Delhi’s sixth sero survey reveals 90% of people have antibodies against Covid
The Delhi government data revealed that the ‘delta variant‘ and its sublineages of the ‘Sars-Cov-2‘ virus were detected in 99 percent of samples sent for genome sequencing in the month of October.
Over 7,300 samples have been sequenced from Delhi since Indian Sars-CoV-2 Genomics Consortium (INSACOG) was set up early this year. As per data, of the total 7,361 samples collected, the delta variant was detected in 2,873 samples (39.03 percent).
According to the government data, the delta variant was found in 54% of the samples that were sequenced in April, and 82% in May. Whereas the Genome sequencing data revealed that delta variant was detected in 99 percent of the sample in October, 97 percent in September, 86 percent in August, and 52 percent in July. In the months of April and May.
During the peak of the second wave of Covid, 54 and 82 percent of total samples sent for sequencing were respectively detected with the delta variant.
In the months of June and July, 90 percent and 52 percent of samples were detected with delta variants.
Of 6,235 samples that were sent to the National Centre for Disease Control (NCDC), the delta variant was detected in 2,268. Delta variants were detected in 531 from 1,027 sent to the Institute of Liver and Biliary Sciences (ILBS) for genome sequencing.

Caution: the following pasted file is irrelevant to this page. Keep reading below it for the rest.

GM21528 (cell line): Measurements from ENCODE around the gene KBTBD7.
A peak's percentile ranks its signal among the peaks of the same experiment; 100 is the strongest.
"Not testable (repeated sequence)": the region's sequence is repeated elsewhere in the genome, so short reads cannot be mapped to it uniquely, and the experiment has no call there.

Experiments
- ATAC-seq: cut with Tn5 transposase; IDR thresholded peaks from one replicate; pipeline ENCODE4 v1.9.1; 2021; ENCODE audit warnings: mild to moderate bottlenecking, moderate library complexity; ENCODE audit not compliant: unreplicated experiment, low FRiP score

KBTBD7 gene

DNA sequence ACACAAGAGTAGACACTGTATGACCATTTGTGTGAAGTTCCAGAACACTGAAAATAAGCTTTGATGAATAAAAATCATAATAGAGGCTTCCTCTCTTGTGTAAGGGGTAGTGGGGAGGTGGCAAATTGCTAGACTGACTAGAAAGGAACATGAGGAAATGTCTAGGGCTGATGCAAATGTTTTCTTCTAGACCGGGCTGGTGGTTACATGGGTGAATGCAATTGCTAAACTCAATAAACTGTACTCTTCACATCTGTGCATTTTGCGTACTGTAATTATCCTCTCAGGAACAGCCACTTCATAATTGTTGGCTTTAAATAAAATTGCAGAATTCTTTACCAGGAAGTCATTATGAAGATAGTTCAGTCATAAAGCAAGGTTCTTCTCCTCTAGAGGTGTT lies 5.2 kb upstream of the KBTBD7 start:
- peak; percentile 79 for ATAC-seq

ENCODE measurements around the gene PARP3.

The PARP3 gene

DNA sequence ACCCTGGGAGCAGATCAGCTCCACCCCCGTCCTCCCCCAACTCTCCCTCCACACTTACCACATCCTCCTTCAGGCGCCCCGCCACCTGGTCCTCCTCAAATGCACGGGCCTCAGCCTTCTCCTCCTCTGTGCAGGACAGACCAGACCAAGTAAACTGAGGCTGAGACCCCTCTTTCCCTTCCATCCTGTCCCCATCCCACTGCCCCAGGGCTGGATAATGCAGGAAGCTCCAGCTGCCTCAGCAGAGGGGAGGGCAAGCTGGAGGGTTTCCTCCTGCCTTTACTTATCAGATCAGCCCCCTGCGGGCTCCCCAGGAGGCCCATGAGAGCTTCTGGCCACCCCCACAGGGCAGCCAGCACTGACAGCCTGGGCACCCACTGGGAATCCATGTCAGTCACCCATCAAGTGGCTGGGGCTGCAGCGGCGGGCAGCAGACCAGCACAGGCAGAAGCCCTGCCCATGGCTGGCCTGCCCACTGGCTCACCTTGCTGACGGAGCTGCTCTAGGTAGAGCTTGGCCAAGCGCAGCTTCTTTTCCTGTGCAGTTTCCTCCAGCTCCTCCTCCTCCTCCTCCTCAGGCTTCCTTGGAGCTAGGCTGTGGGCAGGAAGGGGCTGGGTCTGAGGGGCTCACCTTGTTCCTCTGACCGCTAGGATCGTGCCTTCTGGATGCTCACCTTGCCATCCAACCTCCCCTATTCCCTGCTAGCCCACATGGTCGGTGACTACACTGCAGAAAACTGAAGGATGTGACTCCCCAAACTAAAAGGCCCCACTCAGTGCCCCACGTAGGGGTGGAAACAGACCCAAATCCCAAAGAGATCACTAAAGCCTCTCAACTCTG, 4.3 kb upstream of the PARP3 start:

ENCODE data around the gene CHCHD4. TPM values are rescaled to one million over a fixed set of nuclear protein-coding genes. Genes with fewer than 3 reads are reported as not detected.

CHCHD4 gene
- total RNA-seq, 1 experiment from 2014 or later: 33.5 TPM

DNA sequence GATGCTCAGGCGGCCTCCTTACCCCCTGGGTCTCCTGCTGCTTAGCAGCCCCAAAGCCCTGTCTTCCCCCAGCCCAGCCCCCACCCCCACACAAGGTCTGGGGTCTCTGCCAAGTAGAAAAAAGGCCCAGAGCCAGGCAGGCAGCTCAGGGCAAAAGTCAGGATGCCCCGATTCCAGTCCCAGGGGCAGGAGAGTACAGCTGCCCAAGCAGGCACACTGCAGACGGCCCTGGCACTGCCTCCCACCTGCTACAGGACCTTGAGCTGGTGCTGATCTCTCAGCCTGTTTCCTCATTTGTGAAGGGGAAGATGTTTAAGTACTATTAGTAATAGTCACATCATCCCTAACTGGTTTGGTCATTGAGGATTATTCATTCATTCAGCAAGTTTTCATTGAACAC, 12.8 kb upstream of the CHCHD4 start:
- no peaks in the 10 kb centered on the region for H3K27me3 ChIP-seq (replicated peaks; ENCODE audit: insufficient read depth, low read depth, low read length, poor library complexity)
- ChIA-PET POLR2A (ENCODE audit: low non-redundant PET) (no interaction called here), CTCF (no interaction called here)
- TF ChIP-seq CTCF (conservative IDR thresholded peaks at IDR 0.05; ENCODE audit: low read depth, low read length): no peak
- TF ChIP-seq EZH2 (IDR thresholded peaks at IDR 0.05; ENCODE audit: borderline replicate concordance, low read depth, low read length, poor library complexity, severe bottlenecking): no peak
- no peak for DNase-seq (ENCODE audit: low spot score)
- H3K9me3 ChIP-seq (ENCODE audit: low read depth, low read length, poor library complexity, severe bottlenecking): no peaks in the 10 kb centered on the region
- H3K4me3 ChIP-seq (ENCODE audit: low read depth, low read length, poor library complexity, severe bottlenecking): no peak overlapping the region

Of 99 samples sent to Lok Nayak Hospital, 74 were detected with the delta variant. Alpha variants were detected in only 966 samples.
Sources said that delta variant was found in almost half the samples, followed by AY.4 sublineage. Meanwhile, Delhi’s sixth serological survey report has revealed 90 percent of people in the national capital have developed antibodies against the Coronavirus.
The sixth serological survey also revealed that more numbers of women are sero positive than men in Delhi. More than 85 percent of seropositivity has been found in every district of Delhi. It was the first sero survey done in Delhi after the second wave of Covid in the country.
Dr. Ekta Gupta, who heads the regional INSACOG laboratory at the Institute of Liver and Biliary Sciences in Delhi said, “The original delta continues to be the most common sequence, which is followed by AY.4 sublineage of the delta.”
Another senior scientist from INSACOG said AY.4 was the most common delta sub-lineage found in Delhi, however, there was no clinical significance of the variant yet, meaning it is not so far known to cause more infections, more severe infections, or infections in those who have been previously infected or have been completely vaccinated.
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